Unfortunately Long was assassinated in the new capitol three years later.  His body lies in the memorial garden where his statue is located.   There is not much to see in the capitol, other than the house and senate rooms and the overlook of the city from the 27th floor.  The senate room is pictured below.
The senate room is all ready for Christmas, quite over the top with the decorations.  The docent who gave us a brief talk about the capitol noted that the senators and representatives are only here about three months out of the year during the spring months.  We also learned that only the senators have offices in the building, and they are closet size.  The representatives carry out their business in the lobby.  There are 64 parishes in the state, compared to 19 when the state was annexed into the United States in 1812.  The docent also noted that the ceilings in both the senate and house are made from the pulp of sugar cane.  We got a good view of the capitol grounds as well as the city from the overlook on the 27th floor.  The picture below is the view looking to the west and the Mississippi River.  Capitol Lake is in the foreground.  There will be more on Baton Rouge in my next posting.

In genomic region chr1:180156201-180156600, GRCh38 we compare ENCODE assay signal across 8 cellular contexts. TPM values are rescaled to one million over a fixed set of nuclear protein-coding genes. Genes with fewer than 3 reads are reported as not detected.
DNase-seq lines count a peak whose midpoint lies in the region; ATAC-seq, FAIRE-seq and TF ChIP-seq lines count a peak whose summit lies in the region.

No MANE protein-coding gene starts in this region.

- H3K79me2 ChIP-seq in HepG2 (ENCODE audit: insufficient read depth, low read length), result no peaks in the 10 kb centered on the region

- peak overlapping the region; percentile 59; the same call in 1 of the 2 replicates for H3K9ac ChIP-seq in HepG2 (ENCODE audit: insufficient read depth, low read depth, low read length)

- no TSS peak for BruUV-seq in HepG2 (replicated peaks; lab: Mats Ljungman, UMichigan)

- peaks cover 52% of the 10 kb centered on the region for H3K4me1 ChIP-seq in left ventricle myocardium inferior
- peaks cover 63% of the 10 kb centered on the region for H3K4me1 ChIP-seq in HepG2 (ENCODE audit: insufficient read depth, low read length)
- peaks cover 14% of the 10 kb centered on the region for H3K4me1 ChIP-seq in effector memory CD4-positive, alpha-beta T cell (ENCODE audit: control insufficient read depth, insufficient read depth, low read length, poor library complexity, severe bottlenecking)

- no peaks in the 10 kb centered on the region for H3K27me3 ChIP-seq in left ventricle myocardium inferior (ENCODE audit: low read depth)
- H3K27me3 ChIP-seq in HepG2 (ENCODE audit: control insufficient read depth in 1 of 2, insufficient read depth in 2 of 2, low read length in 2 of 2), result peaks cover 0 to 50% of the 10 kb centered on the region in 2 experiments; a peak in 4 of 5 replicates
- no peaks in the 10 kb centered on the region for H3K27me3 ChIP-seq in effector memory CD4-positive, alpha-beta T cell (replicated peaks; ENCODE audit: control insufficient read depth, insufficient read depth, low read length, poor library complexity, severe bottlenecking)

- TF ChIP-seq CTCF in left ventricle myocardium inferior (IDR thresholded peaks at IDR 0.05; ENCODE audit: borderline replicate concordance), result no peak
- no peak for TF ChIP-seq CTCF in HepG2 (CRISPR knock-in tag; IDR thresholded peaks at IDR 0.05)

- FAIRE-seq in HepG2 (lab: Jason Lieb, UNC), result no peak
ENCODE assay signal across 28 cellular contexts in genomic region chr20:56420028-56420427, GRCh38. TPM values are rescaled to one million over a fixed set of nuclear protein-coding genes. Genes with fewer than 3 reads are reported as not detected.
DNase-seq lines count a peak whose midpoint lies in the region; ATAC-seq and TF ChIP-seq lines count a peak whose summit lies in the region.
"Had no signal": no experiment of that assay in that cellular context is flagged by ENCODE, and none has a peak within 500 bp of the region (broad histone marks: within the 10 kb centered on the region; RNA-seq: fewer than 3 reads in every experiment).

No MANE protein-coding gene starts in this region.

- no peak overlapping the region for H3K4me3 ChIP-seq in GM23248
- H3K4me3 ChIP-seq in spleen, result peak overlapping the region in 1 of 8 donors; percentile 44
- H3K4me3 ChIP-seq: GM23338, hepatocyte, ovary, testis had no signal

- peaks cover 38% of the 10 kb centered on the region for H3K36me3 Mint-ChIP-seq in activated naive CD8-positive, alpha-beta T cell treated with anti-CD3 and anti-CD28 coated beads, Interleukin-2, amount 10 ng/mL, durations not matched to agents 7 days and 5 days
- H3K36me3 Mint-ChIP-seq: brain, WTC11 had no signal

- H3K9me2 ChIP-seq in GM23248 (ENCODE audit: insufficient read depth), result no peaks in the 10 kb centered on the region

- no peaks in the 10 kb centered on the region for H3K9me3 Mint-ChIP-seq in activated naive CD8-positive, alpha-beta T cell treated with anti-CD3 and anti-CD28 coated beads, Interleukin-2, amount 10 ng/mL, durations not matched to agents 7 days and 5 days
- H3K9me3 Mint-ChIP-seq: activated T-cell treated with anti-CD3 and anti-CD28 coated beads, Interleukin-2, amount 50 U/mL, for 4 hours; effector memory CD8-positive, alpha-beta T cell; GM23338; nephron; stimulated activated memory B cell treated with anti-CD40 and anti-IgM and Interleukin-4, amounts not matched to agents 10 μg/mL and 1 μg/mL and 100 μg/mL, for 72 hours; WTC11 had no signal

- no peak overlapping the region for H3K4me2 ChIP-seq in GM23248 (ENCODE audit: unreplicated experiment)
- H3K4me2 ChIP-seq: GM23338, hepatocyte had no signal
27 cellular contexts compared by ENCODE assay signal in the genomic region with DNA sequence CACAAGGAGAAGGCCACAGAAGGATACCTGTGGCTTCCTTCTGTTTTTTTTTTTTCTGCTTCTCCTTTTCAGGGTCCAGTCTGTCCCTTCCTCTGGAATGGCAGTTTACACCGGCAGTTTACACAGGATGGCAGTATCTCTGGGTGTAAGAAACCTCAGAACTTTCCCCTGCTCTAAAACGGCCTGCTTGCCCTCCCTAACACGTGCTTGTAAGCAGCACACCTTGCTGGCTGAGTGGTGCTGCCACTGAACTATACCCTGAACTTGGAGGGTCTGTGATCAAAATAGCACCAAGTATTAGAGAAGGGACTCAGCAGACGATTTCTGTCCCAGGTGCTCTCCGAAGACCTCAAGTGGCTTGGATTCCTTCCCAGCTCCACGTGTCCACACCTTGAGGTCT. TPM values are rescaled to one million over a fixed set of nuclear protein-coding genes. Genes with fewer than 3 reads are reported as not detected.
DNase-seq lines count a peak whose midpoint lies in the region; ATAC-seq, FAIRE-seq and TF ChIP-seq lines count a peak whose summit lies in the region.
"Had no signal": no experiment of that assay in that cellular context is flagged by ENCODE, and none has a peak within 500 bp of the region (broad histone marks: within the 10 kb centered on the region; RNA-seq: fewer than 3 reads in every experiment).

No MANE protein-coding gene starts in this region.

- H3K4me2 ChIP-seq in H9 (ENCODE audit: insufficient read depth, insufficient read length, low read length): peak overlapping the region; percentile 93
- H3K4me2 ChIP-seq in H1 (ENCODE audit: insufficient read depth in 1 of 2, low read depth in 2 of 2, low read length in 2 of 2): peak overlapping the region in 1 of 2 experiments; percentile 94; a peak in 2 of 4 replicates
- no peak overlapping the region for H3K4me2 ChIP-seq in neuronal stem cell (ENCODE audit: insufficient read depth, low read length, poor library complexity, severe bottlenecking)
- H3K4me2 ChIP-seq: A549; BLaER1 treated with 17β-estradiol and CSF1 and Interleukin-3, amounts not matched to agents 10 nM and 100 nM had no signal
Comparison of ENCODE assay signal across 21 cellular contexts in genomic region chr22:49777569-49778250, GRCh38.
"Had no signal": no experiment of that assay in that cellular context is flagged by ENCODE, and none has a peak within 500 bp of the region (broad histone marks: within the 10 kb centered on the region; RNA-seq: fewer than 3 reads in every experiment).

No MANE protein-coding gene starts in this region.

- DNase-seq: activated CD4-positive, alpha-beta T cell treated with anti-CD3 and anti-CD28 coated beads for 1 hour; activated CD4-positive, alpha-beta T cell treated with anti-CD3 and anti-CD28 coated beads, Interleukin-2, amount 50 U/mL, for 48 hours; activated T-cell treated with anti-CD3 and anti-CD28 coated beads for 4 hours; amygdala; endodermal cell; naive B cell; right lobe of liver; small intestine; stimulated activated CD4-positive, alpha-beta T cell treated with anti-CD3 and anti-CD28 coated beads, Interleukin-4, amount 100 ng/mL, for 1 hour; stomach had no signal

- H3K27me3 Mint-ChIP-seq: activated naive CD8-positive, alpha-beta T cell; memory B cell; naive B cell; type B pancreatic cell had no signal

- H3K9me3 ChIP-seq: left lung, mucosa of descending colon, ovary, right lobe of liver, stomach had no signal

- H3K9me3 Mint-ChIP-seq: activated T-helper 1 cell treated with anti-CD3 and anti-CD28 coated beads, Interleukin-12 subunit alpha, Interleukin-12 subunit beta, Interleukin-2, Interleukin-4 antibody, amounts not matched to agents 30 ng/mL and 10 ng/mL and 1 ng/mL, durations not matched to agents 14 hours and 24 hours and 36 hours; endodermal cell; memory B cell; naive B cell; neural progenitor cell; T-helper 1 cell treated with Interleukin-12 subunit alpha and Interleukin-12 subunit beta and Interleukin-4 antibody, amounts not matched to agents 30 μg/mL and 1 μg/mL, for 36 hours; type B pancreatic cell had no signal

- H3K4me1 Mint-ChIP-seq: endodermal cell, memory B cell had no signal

Wednesday, November 18, 2015

French Quarter of New Orleans

In the French Quarter is historic Jackson Square, pictured above.  Pictured above is a common scene in the square of musicians, palm readers, artists and a variety of other street performers.
The street performer above startle me when, after I dropped a dollar in his bucket, he/she suddenly moved and gave me a deep curtsy!  In the background is General Andrew Jackson on his horse.